Tallulah Gorge State Park

Hike into this deep canyon to marvel at rush­ing wa­ters and breath­tak­ing cliffs.


Since the days of the horse and buggy, peo­ple have been drawn to Tallulah Gorge, known as the Ni­a­gara of the South and one of Ge­or­gia’s seven nat­u­ral won­ders. Carved by the Tallulah River from the Tallulah Dome rock for­ma­tion, this vast canyon—2 miles long and nearly 1,000-feet deep—has six ma­jor wa­ter­falls with dra­matic names such as Hur­ri­cane and Tem­pesta.

Now a state park, there are more than 20 miles of hik­ing trails here, which lead visi­tors along the rim and down into the canyon.

Keep an eye out for unique flora such as mon­key­face or­chid and the en­dan­gered per­sis­tent tril­lium that are pro­tected here.

Our fa­vorite spot from which to ad­mire the deep gorge is the rim over­look above L’Eau d’Or Falls, not far from the Jane Hurt Yarn In­ter­pre­tive Cen­ter for visi­tors. From this high van­tage point, there is an un­ob­structed view of the forested gran­ite cliffs and the pow­er­ful rush­ing cas­cades be­low.

Each day, 100 per­mits are given out to those who wish to hike in the canyon. Per­mits are dis­trib­uted at the visi­tors cen­ter, and they’re gen­er­ally all spo­ken for by early morn­ing. On hot sum­mer days, swim­ming holes tucked in along the canyon trails are ideal for laz­ing the time away.

Another perk for per­mit-hold­ers is ac­cess to a swing­ing sus­pen­sion bridge that hov­ers 80 feet above the rush­ing wa­ters of the gorge floor.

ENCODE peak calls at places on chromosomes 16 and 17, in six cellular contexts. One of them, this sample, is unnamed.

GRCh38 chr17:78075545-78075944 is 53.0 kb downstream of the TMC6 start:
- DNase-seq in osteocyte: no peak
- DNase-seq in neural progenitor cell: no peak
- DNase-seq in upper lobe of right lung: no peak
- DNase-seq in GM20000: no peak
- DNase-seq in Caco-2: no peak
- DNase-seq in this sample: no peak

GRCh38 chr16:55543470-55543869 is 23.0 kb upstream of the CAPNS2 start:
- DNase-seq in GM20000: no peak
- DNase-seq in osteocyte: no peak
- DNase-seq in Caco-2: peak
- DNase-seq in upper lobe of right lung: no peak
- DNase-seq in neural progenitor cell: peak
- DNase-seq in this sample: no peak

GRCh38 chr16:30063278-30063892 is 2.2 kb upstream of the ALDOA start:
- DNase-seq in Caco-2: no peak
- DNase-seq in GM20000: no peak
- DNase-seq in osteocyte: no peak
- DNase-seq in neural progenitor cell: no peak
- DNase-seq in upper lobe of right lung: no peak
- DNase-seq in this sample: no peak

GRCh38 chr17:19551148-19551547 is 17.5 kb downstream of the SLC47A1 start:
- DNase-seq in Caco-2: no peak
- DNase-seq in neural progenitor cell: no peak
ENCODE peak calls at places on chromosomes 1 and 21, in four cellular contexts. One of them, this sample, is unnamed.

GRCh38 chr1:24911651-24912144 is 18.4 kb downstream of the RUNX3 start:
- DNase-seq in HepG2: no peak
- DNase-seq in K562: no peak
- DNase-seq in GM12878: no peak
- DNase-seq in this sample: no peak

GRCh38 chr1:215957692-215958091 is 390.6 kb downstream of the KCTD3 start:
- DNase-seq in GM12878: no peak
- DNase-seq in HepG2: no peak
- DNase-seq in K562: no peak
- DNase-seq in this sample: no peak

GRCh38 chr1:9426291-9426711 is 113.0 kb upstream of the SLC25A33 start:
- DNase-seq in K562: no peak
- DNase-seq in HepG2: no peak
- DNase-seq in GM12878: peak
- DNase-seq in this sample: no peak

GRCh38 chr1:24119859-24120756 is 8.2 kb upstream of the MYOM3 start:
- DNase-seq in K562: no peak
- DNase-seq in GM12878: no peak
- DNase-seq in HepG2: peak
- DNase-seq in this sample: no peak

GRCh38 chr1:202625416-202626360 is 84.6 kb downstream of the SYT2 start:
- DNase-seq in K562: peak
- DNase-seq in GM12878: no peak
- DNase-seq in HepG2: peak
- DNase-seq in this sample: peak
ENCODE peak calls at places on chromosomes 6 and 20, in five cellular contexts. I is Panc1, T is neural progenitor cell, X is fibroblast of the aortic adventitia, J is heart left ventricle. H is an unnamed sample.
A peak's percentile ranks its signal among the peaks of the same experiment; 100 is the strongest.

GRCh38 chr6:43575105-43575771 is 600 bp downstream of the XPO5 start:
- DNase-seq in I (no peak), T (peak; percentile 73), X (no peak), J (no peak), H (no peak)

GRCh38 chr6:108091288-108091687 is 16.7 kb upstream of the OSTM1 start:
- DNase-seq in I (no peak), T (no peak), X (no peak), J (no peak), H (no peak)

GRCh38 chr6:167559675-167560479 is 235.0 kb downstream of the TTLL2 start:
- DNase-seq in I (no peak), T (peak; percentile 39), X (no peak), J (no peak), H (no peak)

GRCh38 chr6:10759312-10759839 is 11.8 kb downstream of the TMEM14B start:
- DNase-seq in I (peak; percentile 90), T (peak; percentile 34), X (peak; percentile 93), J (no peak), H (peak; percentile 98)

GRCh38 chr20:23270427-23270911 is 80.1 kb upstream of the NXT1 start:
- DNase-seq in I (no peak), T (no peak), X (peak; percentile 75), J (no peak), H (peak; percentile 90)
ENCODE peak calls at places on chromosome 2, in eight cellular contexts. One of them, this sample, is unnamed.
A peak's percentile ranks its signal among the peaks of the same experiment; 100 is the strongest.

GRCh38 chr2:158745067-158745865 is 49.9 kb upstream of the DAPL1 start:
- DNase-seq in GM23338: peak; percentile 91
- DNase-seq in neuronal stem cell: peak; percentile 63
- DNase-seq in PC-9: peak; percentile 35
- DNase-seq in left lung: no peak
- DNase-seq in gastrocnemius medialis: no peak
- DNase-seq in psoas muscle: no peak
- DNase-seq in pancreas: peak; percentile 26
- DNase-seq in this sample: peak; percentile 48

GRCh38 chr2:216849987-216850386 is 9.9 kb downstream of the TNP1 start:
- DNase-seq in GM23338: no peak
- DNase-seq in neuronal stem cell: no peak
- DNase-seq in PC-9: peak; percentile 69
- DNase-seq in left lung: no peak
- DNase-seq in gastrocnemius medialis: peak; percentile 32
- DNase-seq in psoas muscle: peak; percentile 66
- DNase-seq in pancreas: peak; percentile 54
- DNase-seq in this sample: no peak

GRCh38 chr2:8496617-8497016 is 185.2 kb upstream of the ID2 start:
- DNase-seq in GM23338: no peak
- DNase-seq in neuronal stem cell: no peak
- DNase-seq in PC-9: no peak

The power com­pany dammed the Tallulah River in the early 1900s; most of the wa­ter is di­verted through a tun­nel to a down­stream fa­cil­ity that gen­er­ates elec­tric­ity.

How­ever, on des­ig­nated week­ends, wa­ter is re­leased to re­store the river flows to his­toric lev­els, al­low­ing the thun­der of the falls to roar as it did be­fore the dam was built. Some of the re­leases are sub­stan­tial enough for white-wa­ter ac­tiv­i­ties, mak­ing these peak times for pad­dlers to visit.

The state park, es­tab­lished in 1993, in­cludes a sand beach at the 63-acre lake up­stream, a pic­nic shel­ter, fish­ing, camp­ing, a 10-mile moun­tain bik­ing trail and a 1.7-mile paved path laid over a sec­tion of the Tallulah Falls Rail­way, which catered to elite Vic­to­rian-era visi­tors. And the tow­ers are still vis­i­ble from where famed tightrope walker Karl Wal­lenda crossed over the gorge.

When­ever we visit, we feel grate­ful for the decades of con­ser­va­tion ef­forts by Ge­or­gians to pre­serve this land­scape for pos­ter­ity.

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